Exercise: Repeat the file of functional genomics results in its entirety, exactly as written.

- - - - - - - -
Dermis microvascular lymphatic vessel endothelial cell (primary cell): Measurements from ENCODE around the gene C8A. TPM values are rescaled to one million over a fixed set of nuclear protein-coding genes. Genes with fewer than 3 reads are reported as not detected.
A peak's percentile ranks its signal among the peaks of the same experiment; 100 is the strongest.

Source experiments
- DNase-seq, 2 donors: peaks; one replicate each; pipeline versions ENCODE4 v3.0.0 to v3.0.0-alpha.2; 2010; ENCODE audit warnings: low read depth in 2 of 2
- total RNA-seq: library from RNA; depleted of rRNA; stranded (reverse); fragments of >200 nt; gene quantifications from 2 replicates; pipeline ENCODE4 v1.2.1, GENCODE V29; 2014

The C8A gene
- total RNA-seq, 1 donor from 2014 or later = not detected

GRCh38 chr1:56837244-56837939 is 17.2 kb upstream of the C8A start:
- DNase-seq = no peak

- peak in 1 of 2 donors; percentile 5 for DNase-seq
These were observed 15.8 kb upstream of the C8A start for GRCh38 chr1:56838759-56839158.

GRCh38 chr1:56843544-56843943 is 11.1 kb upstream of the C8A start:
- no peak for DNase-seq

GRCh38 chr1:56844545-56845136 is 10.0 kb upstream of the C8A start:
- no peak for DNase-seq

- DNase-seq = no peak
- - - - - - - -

Dermis microvascular lymphatic vessel endothelial cell (primary cell): Measurements from ENCODE around the gene C8A. TPM values are rescaled to one million over a fixed set of nuclear protein-coding genes. Genes with fewer than 3 reads are reported as not detected.
A peak's percentile ranks its signal among the peaks of the same experiment; 100 is the strongest.

Source experiments
- DNase-seq, 2 donors: peaks; one replicate each; pipeline versions ENCODE4 v3.0.0 to v3.0.0-alpha.2; 2010; ENCODE audit warnings: low read depth in 2 of 2
- total RNA-seq: library from RNA; depleted of rRNA; stranded (reverse); fragments of >200 nt; gene quantifications from 2 replicates; pipeline ENCODE4 v1.2.1, GENCODE V29; 2014

The C8A gene
- total RNA-seq, 1 donor from 2014 or later = not detected

GRCh38 chr1:56837244-56837939 is 17.2 kb upstream of the C8A start:
- DNase-seq = no peak

- peak in 1 of 2 donors; percentile 5 for DNase-seq
These were observed 15.8 kb upstream of the C8A start for GRCh38 chr1:56838759-56839158.

GRCh38 chr1:56843544-56843943 is 11.1 kb upstream of the C8A start:
- no peak for DNase-seq

GRCh38 chr1:56844545-56845136 is 10.0 kb upstream of the C8A start:
- no peak for DNase-seq

- DNase-seq = no peak